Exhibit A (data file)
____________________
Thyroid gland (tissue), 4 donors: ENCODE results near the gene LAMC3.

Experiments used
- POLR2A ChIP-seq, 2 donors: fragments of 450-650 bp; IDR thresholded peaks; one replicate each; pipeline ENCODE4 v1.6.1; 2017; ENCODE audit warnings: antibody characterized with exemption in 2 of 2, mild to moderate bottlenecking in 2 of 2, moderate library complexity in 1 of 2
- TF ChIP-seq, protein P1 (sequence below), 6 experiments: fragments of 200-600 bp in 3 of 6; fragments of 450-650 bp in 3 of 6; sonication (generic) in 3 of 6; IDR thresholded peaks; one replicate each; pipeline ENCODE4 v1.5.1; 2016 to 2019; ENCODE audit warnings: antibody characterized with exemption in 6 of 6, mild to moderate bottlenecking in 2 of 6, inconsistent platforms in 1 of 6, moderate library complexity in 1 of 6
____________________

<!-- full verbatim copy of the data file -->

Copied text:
Thyroid gland (tissue), 4 donors: ENCODE results near the gene LAMC3.

Experiments used
- POLR2A ChIP-seq, 2 donors: fragments of 450-650 bp; IDR thresholded peaks; one replicate each; pipeline ENCODE4 v1.6.1; 2017; ENCODE audit warnings: antibody characterized with exemption in 2 of 2, mild to moderate bottlenecking in 2 of 2, moderate library complexity in 1 of 2
- TF ChIP-seq, protein P1 (sequence below), 6 experiments: fragments of 200-600 bp in 3 of 6; fragments of 450-650 bp in 3 of 6; sonication (generic) in 3 of 6; IDR thresholded peaks; one replicate each; pipeline ENCODE4 v1.5.1; 2016 to 2019; ENCODE audit warnings: antibody characterized with exemption in 6 of 6, mild to moderate bottlenecking in 2 of 6, inconsistent platforms in 1 of 6, moderate library complexity in 1 of 6